- When fully cooled, remove parchment and turn panisse out onto a cutting board and slice. Cut the panisse into whatever shape you like. A sort of large rectangle, like a giant steak fry, is best.
- Heat up a large saute pan with oil, about a 1/2 inch or so up the sides. (I like grapeseed oil but extra virgin olive oil has a nice flavor) and fry the panisse until golden brown on all sides. Drain on a paper towel and season with salt and pepper. You can keep them warm in the oven or serve immediately.
Quick Pickled Carrots/Vegetables
Prep time: 15 minutes
Cook time: 15 minutes, several hours to cool
Total time: 30 minutes plus several hours to cool
Yield: 4 to 6 servings
- 2 to 3 bunches of baby carrots, (feel free to use other veggies, fennel, onion, pole beans,etc.)
- 2 cups water
- 3/4 cup of vinegar (apple cider or white vinegar)
- 3/4 cup sugar
- Peel of one lemon, shaved into about 6 strips with a vegetable peeler
- 2 cloves garlic
- Dried Thai chili, or chili of your choice
- 1 tablespoon kosher salt
- 1 teaspoon pickling spice
- 1 teaspoon coriander seed
- 1 teaspoon juniper berries
- 1 teaspoon cumin seed
- 1 bay leaf, broken into pieces
- Feel free to improvise with the pickling spices. You can use only the pre-mixed pickling spice, but if you do, use at least 1 Tablespoon of it. I like to add extra bay leaf and juniper, a couple cloves, sometimes allspice berries. Whatever flavor you are looking for, you can concentrate into the spice blend. Mustard seed is a nice addition as well.
- Use a peeler to slice the lemon peel into thin strips, and place into a large glass jar or glass bowl along with the carrots, chili and garlic cloves.
- Mix all the other ingredients in a large pan, and bring to a boil.
- Cool for about 5 minutes then pour the pickling liquid over the carrots.
- Allow to cool a bit longer, then cover and refrigerate. These will be ready fairly quickly, and will continue to develop flavor the longer they sit in the liquid. They will last a long time in the fridge as well. I would give them at least a day before serving if possible, but they will show nice flavor after a couple hours.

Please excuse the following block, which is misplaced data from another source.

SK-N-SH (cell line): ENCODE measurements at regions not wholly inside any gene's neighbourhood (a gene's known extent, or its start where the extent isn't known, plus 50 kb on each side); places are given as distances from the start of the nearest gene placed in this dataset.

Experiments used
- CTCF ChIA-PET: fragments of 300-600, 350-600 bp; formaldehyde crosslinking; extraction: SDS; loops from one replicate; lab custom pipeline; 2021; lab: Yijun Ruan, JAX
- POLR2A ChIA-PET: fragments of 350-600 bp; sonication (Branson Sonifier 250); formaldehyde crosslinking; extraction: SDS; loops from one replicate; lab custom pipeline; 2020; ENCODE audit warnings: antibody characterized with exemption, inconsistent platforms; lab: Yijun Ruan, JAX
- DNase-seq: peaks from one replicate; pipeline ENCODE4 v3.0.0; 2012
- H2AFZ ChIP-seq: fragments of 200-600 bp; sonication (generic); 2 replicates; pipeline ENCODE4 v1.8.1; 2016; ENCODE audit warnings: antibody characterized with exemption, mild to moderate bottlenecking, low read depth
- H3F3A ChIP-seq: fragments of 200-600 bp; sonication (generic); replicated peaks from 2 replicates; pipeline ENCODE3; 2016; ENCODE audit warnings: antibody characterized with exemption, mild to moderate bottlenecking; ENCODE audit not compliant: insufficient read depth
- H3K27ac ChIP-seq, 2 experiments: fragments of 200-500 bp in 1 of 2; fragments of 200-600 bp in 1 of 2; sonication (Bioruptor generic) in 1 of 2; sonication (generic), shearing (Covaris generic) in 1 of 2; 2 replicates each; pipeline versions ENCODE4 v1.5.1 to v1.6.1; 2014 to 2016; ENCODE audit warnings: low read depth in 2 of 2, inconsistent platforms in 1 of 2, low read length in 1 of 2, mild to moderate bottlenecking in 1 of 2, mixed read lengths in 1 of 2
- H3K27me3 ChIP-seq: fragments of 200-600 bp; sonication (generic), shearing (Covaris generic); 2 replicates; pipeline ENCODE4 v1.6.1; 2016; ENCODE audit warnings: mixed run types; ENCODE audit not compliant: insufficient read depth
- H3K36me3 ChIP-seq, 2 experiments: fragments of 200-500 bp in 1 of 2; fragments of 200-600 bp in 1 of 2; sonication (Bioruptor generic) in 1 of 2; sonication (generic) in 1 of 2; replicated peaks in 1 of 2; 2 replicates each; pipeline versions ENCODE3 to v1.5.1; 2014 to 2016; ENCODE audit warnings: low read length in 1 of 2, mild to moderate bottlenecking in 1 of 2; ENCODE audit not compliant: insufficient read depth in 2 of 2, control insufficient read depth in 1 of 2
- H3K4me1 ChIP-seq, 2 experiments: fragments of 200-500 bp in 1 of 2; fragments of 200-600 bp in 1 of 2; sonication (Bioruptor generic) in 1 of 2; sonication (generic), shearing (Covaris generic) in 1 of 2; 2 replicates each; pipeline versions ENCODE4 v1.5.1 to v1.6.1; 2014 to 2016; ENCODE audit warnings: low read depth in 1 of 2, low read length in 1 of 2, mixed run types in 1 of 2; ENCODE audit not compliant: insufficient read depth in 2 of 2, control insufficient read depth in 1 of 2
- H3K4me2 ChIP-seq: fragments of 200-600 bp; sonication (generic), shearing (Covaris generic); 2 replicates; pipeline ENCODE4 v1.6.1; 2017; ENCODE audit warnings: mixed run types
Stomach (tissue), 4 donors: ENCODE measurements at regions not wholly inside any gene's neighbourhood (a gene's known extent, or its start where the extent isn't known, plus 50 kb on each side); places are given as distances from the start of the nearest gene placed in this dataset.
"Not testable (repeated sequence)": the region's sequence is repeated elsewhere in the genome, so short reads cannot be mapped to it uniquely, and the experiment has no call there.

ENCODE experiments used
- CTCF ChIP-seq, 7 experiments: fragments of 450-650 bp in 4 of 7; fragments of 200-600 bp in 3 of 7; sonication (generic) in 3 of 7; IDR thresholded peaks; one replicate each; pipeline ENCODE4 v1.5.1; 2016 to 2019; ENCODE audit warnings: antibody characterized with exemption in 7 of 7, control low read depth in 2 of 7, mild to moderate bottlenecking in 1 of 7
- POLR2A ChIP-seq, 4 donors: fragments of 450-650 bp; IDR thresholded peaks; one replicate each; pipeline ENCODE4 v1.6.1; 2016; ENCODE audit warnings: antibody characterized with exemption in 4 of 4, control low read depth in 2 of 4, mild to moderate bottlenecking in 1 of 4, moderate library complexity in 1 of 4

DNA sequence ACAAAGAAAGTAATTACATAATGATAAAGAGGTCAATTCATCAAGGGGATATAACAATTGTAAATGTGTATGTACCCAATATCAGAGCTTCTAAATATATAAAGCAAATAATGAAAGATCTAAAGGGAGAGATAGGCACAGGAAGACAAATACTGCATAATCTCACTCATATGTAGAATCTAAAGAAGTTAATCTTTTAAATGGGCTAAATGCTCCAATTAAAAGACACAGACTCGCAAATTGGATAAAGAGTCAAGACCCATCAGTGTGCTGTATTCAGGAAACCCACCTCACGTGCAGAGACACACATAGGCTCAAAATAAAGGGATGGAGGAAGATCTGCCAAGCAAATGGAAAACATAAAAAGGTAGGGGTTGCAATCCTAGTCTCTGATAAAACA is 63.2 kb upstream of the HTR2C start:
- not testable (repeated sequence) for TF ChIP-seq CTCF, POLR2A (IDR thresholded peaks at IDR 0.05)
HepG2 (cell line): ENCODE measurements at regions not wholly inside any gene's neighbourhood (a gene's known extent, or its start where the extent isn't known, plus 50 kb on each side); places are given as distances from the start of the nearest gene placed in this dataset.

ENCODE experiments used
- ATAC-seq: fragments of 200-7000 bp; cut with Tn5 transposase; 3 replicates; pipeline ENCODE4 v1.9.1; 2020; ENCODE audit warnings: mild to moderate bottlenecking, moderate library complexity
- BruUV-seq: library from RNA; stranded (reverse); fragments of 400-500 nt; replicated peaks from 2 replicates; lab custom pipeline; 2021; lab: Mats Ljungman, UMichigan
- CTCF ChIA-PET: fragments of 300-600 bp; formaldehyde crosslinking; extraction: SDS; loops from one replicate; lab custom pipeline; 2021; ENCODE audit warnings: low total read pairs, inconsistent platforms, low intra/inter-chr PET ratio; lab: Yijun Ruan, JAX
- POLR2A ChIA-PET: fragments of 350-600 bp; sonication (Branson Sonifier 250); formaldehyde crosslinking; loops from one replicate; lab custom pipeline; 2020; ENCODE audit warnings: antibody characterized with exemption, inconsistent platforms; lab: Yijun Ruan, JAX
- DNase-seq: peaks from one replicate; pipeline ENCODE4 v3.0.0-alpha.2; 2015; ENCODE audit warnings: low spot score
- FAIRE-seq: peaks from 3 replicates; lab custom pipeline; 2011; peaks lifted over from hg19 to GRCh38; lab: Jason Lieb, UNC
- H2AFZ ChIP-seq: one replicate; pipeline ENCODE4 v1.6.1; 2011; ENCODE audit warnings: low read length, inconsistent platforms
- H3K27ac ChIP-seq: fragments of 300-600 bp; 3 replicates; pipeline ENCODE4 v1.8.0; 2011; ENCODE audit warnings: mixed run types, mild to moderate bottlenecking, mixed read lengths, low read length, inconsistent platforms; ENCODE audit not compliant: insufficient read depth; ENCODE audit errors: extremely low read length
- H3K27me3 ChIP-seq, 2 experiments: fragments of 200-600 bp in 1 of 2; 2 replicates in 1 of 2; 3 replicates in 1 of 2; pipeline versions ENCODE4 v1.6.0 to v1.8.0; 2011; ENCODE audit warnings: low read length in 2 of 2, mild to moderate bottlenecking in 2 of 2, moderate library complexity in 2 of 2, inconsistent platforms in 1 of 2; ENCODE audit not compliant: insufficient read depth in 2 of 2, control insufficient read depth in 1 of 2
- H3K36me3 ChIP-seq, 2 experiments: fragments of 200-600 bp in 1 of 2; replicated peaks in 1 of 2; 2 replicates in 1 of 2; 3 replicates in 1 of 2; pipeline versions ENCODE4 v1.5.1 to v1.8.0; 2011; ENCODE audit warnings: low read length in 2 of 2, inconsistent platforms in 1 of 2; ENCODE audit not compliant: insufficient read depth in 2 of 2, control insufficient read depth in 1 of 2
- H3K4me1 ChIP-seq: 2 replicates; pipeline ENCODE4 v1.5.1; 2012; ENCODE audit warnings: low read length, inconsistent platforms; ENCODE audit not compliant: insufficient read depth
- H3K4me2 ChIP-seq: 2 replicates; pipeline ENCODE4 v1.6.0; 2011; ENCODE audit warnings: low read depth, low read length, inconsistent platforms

Roasted Rack Of Lamb
Cook time: 20 minutes
Total time: 4 hours and 20 minutes
Yield: 4 servings
- 2 racks of spring lamb
- Salt and pepper
- Olive oil
- 4 cloves garlic
- 6 sprigs fresh thyme
- Dried orange peel
- 1 teaspoon espellete pepper
- Rub the lamb all over with olive oil, coarsely ground black pepper, kosher salt, thinly sliced garlic, orange peel and thyme.
- Wrap and place in the refrigerator for at least 4 hours, or overnight if possible.
- Remove the lamb from the refrigerator about one hour before cooking, and pre-heat the oven to 400 degrees F.
- Heat up a large saute pan with about 2 tablespoons of olive oil. When hot, sear the racks on the fat cap side until browning and beginning to caramelized, about 3-5 minutes.
- Place entire pan into oven, and roast for about 10-12 minutes for medium rare.
- Remove and place on cutting board to rest for about 5 minutes, slice between bones, and serve with panisse and pickled carrots.
- Garnish with gremolata or simple chopped parsley and ground black pepper. I like to plate about 2-3 pieces of the panisse with 2 bones of lamb.
So there you have it! These recipes can be all served together, or served on their own and with other dishes. Happy cooking everyone!
Christopher Sullivan lives in Chicago, IL, where he has been a server at Blackbird Restaurant for 8 years. He and partner Arden Nelson are working on opening their own restaurant, an intimate neighborhood bistro, in the near future.